In this series, I dig a little deeper into the meaning of psychological terms. This week’s term is seasonal affective disorder.
Seasonal affective disorder (SAD) is a subtype of depression or bipolar with symptoms that occur based on a seasonal pattern. It was first described in 1984 as the result of an American study of mostly bipolar patients.
Typically, depressive symptoms occur during the winter, but other patterns are possible. For example, depressive symptoms may appear in the spring, or anxiety symptoms may show up in the summer.
The potential symptoms of SAD are the same set of symptoms that can occur with other types of depression. However, winter depression tends to be more likely to be associated with atypical depressive symptoms like oversleeping, increased appetite, and weight gain.
People with bipolar disorder who have a seasonal element to their illness may be diagnosed as bipolar I or II with seasonal pattern. Seasonal fluctuations are more common with bipolar II than bipolar I. Spring and summer may trigger the onset of mania or hypomania. Among people who have spring/summer onset of depressive symptoms, they’re more likely to experience typical depressive symptoms like insomnia and decreased appetite.
About 70% of people with depression have worsening during the winter, but to actually get the diagnostic specifier of seasonal features, the symptoms must be absent at other times of year.
The risk for SAD increases at higher latitudes. Approximately 6% of Americans experience SAD, while around 14% experience seasonal dips in mood that don’t meet the full diagnostic criteria for a depressive episode. One survey found that 20% or Irish people experience SAD.
SAD is about four times more common in females than males. In terms of age, risk increases with age up until the mid-50’s, and then drops off after that.
The exact cause of SAD isn’t clear. There’s some indication that there’s a genetic component, with genes related to circadian rhythm maintenance or retinal sensitivity to light playing a potential role. People who experience SAD appear to have difficulty shifting their circadian rhythm to match the changing light conditions.
Changes in melatonin production by the pineal gland in the brain due to lack of light may play a role. Melatonin is a precursor to serotonin, and serotonin is thought to play a key role in SAD.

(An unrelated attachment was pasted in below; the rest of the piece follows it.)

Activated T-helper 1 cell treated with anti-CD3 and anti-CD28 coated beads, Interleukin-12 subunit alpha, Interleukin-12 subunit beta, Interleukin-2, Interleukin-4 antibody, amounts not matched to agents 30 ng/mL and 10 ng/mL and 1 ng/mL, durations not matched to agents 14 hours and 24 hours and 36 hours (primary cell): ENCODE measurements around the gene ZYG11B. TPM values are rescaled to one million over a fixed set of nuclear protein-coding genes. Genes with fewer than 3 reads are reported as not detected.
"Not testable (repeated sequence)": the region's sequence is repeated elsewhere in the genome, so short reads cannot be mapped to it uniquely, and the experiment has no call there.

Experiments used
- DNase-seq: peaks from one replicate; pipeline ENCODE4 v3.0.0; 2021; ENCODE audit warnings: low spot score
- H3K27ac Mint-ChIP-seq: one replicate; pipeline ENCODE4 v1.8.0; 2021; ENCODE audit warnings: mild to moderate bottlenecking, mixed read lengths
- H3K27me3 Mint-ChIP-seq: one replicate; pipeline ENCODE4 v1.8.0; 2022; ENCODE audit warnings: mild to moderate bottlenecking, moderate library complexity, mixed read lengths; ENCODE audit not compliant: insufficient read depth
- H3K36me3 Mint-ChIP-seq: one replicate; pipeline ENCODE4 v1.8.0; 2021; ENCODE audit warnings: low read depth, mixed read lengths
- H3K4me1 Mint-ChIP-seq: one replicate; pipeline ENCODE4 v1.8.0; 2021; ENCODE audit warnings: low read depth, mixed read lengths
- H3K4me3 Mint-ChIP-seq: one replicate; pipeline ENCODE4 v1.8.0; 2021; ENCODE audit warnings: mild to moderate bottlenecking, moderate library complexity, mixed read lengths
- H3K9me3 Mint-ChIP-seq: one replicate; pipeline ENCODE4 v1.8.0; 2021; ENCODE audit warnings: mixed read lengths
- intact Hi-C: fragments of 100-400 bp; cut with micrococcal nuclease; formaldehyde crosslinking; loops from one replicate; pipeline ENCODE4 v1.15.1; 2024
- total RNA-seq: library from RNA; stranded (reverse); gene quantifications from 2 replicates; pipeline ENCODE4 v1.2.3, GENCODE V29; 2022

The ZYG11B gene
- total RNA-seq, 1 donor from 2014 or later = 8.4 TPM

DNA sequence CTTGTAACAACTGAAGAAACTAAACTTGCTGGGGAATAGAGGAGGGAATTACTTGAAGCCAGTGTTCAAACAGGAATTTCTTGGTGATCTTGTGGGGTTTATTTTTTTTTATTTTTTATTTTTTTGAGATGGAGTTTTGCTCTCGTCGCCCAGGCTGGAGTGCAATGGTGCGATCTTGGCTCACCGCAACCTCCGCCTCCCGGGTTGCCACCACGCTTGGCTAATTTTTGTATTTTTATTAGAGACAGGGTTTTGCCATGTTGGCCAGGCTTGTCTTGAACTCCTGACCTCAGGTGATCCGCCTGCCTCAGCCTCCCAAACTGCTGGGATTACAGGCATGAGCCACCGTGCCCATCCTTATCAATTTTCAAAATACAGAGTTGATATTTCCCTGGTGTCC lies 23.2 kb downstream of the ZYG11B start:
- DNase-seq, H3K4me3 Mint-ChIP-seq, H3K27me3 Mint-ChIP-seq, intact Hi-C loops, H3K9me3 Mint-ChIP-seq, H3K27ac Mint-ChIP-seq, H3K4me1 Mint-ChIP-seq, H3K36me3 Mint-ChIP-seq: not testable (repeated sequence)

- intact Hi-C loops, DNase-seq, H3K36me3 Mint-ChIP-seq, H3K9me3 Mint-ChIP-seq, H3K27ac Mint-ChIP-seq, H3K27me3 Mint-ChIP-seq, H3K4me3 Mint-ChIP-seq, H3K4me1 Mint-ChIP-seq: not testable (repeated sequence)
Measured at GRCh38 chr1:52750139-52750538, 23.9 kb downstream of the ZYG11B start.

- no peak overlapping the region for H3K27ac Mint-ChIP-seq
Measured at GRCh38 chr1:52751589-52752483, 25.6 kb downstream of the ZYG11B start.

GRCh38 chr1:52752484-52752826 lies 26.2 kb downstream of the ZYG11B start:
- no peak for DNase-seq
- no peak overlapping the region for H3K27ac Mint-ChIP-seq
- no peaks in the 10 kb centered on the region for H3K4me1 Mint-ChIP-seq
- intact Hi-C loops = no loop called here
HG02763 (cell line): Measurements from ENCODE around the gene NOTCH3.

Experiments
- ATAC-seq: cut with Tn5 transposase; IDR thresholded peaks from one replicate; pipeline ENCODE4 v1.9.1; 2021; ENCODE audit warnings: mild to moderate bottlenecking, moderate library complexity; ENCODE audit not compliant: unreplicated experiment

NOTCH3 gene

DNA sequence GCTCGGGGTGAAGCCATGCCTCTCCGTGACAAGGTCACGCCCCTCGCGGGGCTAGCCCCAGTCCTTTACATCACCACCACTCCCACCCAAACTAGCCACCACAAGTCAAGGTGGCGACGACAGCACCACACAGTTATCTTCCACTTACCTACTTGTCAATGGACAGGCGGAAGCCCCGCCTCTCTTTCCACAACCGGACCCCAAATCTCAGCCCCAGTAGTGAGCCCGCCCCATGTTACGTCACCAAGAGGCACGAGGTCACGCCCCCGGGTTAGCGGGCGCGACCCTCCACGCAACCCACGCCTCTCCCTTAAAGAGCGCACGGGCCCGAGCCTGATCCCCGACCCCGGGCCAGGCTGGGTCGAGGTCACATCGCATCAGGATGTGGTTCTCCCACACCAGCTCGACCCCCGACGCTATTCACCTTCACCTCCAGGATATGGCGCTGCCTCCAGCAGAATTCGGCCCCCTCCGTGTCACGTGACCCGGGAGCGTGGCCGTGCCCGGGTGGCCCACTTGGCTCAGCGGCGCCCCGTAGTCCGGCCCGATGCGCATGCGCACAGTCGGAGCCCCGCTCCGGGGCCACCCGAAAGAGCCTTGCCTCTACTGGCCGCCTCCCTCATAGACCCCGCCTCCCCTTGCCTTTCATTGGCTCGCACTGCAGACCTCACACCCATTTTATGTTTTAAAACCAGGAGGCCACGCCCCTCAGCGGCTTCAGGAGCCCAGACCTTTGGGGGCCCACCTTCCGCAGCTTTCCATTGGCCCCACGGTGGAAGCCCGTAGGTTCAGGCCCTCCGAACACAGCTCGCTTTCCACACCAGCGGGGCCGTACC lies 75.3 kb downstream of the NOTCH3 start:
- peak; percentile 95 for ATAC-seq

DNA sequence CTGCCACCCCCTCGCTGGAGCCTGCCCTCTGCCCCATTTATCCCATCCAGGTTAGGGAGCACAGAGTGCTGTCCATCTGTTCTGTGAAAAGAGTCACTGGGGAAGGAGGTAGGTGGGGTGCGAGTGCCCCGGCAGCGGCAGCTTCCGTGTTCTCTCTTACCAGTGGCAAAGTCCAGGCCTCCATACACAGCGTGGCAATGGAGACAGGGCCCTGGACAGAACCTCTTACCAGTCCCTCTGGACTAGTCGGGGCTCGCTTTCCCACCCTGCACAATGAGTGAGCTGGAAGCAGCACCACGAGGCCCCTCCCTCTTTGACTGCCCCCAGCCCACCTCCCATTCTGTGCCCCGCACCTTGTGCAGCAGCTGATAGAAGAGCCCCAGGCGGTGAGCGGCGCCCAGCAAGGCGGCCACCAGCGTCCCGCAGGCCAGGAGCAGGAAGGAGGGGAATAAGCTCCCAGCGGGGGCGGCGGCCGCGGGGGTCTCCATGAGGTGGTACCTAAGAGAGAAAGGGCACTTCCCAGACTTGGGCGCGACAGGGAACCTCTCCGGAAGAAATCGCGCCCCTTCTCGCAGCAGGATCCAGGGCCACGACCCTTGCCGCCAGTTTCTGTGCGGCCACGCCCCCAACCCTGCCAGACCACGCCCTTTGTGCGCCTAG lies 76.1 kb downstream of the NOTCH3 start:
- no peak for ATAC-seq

Vitamin D deficiency related to lack of light may also play a role, but this hasn’t been determined conclusively.
Some research has shown that almost 1/4 of people with SAD also have a personality disorder. While the disorders and their causes are distinct, it may be that there is a personality component that contributes to risk for SAD.
Light therapy is a commonly recommended strategy for managing seasonal affective disorder. In terms of medication, the SSRI antidepressants and fluoxetine are commonly used. Bupropion has been approved for the prevention of depression with seasonal features; treatment is initiated in the fall before depressive symptoms set in, and it’s continued until the spring.
Getting regular exposure to outdoor light (even on cloudy days) and physical activity may also be helpful.
While vitamin D supplementation seems like an obvious choice, research results haven’t supported that.
Light therapy one option that can be effective for treating SAD, although research findings have been mixed. Some studies have shown that it’s approximately equal to SSRIs in effectiveness. There should start to be some positive effect within a few days. If there’s no benefit after two weeks, longer exposure may be needed.
Light boxes emit fluorescent light and come in different intensities, measured in lux. Using a 10,000 lux light box would require half the amount of time as a 5000 lux box to get the same effect. Lights can be cool-white or broad spectrum. Dawn simulators may be helpful for sleep and circadian rhythm, but for SAD, they’re not as effective as a light box.
The typical recommended time for depression is 30 minutes for a 10,000 lux light box. For bipolar, a shorter amount of time may be better. You should sit 30-60 cm (about 1-2 feet) away from the box, at an angle that allows the light to shine in your eyes without staring directly at it. Getting the light in your eyes is more important than getting it on your skin, which is the opposite of how light boosts vitamin D production. Treatments should be done soon after waking up in the morning.
I live on the wet west coast of Canada, just north of the 49th parallel. The biggest issue in the winter here is that it rains a ton, so the sun doesn’t make an appearance very often. While I find cloudy vs sunny days make a transient difference in my mood, winter doesn’t seem to affect my symptom patterns overall. However, since early on in the course of my illness I’ve had a consistent seasonal pattern of a major drop in mood starting in late August and lasting through September. Regardless, I wouldn’t fit the seasonal features specifier, since my illness shows up at all times of year.
I have a light box that I sometimes use in the winter, but I don’t notice much of an effect from it. I actually prefer the warm glow of my Himalayan salt lamp; it’s not the right kind of light to have the benefits of a light box, but I find it soothing, which is not the case with my cool-white SAD light.
Has seasonal affective disorder been an issue for you? If you have depression or bipolar disorder, do you notice any typical seasonal variations in your symptoms?
You can find the rest of the what is… series in the Psychology Corner.